Thor: The Dark World (2013, directed by Alan Taylor) is a better film than its predecessor. It may be a better film than The Avengers, but that's not that hard. As fun as that film was, it had its issues. Prime among them was finding something for each member of its expansive cast of characters to do. That's not a problem for this film. It seems as if they went out of their way to make sure that each character has a function in the plot that arises naturally from who those characters are. Even Kat Dennings's Darcy Lewis gets to do something. There are a lot of better movies than this one that fail in this basic task. It's fun to watch this unfold. This film trumps The Avengers in two other respects, too. First, it passes the Bechdel Test. Second, we get that most glorious of natural cinematic wonders: Chris Hemsworth's bare torso. Note to future cinematic interpreters of Thor: this is an essential element of these movies.
This film's prelude tells the story of the Dark Elves, who attempted to undo the "Let there be light" part of creation. They were opposed in this by the Asgardians who defeated them and took The Aether, a weapon of primordial darkness from which the Dark Elves and their leader, Malekith, derived their power. Malekith, for his part, escaped, biding his time until he could reclaime The Aether. Millenia pass. In the aftermath of Loki's attack on Jötunheim, Thor and his companions are subduing the restless worlds of the Nine Realms and restoring the pax Asgardia to the cosmos. This work is almost done, and the Bifrost has been rebuilt. Thor returns home, and his thoughts turn to Jane Foster and Earth. His father is impatient with his mooning for a human woman and encourages him to look closer to hand, at Sif, perhaps. There's nothing for it, though, and he wanders to the gates of Asgard to quiz Heimdall on Jane's activities. Heimdall, surprisingly, cannot see Jane. Jane, for herself, has relocated to London and is being wooed by her co-worker, Richard. On their first date, Darcy interrupts with a piece of Jane's equipment that has suddenly come to enthusiastic life. There are quantum anomalies, of the sort they found in New Mexico, somewhere in London, and the trace them to a derelict warehouse where a band of kids has discovered that warped time and space can be fun. Jane's experience is less fun as she's sucked through a wormhole into another dimension where some kind of dark force pours itself into her. When she reemerges into her own space, she discovers that she has been gone for five hours. It's then that Thor returns to Earth for her. When she demonstrates a destructive force inside of her, Thor takes her to Asgard, much to the annoyance of his father. Fortunately, Frigga, Thor's mother, is more gentle and she and her handmaidens discover the force inside of her. Unfortunately for them, it's The Aether, and its reappearance in the universe awakens the dormant Malekith and his surviving Dark Elves, who soon lay siege to Asgard itself seeking Jane Foster and what is inside of her. After counting the cost to the Asgardians, Thor defies his father and embarks on a desperate mission to destroy The Aether, but he needs the help of Loki, who he cannot trust. Together, the brothers take the battle to the Swartalfheim, the kingdom of the Dark Elves, and the, to Earth, where Malekith intends to destroy the Nine Realms and plunge the universe back into darkness...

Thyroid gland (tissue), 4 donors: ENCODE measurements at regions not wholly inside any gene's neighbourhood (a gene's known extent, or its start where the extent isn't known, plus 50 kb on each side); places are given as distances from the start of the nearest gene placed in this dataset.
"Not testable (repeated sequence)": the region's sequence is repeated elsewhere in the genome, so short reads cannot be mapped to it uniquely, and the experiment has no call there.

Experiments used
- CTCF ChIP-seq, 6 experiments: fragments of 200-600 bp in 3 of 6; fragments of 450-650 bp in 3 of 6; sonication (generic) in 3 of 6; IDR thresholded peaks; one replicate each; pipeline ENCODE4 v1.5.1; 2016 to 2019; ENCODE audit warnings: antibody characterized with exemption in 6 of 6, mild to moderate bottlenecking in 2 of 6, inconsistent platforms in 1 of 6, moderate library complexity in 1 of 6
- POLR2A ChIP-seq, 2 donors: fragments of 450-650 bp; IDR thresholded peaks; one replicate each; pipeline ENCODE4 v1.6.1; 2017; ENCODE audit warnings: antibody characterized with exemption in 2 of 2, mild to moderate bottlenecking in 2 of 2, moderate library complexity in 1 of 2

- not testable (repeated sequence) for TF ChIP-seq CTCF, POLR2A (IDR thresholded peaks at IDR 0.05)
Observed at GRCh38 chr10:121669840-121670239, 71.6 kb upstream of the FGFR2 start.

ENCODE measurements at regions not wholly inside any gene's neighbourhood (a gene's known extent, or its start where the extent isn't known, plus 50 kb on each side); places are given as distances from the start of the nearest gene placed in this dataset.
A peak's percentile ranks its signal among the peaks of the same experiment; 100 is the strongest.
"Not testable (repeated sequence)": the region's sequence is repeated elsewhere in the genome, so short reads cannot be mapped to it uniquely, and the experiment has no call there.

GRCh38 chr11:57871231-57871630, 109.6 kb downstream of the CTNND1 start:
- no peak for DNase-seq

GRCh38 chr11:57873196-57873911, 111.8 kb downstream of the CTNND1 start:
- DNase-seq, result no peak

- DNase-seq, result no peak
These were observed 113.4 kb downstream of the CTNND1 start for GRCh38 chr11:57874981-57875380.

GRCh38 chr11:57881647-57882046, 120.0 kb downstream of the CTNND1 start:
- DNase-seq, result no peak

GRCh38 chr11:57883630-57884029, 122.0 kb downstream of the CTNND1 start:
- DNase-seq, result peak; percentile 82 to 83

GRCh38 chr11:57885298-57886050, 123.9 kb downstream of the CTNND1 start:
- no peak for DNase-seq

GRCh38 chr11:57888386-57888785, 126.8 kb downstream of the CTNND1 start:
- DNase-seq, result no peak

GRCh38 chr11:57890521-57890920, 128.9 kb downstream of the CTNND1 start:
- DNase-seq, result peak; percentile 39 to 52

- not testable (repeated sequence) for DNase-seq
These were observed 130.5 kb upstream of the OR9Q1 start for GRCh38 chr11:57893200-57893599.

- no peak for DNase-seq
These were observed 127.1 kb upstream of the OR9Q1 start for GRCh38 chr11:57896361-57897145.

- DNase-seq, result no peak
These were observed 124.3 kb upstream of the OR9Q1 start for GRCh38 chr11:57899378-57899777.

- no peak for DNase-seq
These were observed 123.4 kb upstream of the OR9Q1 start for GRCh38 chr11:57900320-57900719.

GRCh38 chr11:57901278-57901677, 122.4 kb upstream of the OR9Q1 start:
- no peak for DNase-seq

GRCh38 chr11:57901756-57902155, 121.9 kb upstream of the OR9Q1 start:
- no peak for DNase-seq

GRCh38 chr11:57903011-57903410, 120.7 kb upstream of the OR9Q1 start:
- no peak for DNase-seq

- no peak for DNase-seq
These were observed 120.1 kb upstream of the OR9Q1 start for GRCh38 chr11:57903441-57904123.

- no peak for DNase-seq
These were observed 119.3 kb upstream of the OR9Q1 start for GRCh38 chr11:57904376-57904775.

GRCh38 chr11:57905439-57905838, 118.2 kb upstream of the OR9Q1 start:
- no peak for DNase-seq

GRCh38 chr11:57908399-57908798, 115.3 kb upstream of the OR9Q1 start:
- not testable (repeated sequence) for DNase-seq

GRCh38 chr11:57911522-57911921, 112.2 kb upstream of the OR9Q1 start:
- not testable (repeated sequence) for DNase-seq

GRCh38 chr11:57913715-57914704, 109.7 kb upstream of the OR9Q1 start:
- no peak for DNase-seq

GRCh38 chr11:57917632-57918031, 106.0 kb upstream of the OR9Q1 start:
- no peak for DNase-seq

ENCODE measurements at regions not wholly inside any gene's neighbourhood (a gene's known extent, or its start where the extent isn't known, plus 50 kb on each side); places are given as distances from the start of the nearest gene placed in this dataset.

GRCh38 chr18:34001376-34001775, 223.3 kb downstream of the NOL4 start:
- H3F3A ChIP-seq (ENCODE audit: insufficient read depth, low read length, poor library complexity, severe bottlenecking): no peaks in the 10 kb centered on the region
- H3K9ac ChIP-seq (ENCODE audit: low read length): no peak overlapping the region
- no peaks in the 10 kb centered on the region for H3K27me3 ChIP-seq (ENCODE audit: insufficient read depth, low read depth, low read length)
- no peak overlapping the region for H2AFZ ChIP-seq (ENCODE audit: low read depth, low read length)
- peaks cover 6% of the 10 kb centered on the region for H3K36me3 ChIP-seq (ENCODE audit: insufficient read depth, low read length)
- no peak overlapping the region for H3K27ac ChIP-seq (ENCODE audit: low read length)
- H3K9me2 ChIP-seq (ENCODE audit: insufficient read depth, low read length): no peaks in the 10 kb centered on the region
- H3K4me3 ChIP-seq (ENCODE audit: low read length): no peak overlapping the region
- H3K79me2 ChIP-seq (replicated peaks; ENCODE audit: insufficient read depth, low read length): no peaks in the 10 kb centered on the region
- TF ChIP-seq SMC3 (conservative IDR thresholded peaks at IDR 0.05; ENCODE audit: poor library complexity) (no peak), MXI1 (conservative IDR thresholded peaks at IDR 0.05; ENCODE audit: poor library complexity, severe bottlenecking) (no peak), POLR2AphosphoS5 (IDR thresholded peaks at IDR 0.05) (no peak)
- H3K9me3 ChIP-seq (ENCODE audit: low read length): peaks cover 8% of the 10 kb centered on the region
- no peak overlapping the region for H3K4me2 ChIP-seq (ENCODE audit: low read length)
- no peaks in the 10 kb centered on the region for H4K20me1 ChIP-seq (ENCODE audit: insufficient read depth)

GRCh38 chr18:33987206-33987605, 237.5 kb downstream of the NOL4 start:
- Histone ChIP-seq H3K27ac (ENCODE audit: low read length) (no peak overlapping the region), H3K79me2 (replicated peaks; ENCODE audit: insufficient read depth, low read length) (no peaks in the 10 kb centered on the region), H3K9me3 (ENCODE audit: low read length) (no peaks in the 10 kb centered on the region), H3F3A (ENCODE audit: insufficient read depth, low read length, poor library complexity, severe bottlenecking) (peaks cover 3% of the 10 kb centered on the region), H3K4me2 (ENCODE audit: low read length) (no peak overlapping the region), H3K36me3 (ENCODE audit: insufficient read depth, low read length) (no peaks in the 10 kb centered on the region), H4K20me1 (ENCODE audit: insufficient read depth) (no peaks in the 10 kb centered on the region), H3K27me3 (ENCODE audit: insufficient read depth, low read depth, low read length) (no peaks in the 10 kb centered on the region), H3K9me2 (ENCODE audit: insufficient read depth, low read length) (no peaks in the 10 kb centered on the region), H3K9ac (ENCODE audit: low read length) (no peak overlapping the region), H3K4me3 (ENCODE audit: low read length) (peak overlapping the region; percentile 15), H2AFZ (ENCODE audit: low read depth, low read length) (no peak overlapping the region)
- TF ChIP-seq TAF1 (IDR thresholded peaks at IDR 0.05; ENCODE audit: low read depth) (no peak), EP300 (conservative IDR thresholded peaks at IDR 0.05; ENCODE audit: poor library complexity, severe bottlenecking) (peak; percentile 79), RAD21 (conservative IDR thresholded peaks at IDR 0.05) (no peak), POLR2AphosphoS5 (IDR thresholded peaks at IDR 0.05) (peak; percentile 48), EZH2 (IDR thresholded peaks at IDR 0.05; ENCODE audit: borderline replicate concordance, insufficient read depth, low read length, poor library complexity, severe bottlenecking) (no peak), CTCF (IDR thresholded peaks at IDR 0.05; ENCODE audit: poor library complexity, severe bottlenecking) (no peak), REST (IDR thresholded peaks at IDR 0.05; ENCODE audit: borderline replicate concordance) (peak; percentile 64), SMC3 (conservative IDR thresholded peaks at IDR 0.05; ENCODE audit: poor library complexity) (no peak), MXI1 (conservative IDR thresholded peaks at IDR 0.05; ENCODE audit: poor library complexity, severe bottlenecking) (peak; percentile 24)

One thing that the first Thor movie got right was the cosmic-ness of the original comics. It was in tune with the grandiosity of Jack Kirby. This film looks elsewhere for its inspiration and settles on Walt Simonson's classic run of comics from the 1980s. Simonson's Thor is closer to the movie Thor to start with--there's a fine thread of humor running through those comics--and it's more playful with its cosmic grandiosity. You get some of that here. Simonson's Thor was also closer to space opera than Kirby's Thor, and that, too, translates. Marvel's grand plan for these movies seems to be as a gateway to its more universe-spanning properties, and it's a good way to ease into it. There's a downside, of course. This film's production design seems less awe-inspiring than the previous film's, which seems odd given the larger role scenes in Asgard play in The Dark World. Chalk this up to both director Alan Taylor and production designer Charles Wood, both of whom are picking over the leavings of Bo Welch. Taylor comes from television, so his first instinct isn't to over-awe the viewer so much as it is to just tell the story. There's virtue in this, of course, but there are drawbacks as well. Taylor is smart enough to let the technical departments do their work with out imposing a heavy auteurial hand, but no one is going to mistake him for a crackpot visionary like James Cameron or Guillermo del Toro. He's not a director whose name is likely to become a portmanteau adjective. Still, he's appropriate for the movie, because this is more story-oriented than most superhero movies.